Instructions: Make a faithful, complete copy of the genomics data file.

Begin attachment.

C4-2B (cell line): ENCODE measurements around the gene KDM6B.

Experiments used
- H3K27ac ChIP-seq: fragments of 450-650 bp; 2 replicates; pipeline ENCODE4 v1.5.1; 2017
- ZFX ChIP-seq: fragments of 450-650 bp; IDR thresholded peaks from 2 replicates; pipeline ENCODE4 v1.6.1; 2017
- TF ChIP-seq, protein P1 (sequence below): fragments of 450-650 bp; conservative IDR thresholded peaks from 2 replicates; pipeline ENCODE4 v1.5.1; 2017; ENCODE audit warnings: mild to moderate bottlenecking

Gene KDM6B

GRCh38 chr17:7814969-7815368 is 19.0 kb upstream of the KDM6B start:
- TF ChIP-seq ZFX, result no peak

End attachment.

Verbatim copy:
C4-2B (cell line): ENCODE measurements around the gene KDM6B.

Experiments used
- H3K27ac ChIP-seq: fragments of 450-650 bp; 2 replicates; pipeline ENCODE4 v1.5.1; 2017
- ZFX ChIP-seq: fragments of 450-650 bp; IDR thresholded peaks from 2 replicates; pipeline ENCODE4 v1.6.1; 2017
- TF ChIP-seq, protein P1 (sequence below): fragments of 450-650 bp; conservative IDR thresholded peaks from 2 replicates; pipeline ENCODE4 v1.5.1; 2017; ENCODE audit warnings: mild to moderate bottlenecking

Gene KDM6B

GRCh38 chr17:7814969-7815368 is 19.0 kb upstream of the KDM6B start:
- TF ChIP-seq ZFX, result no peak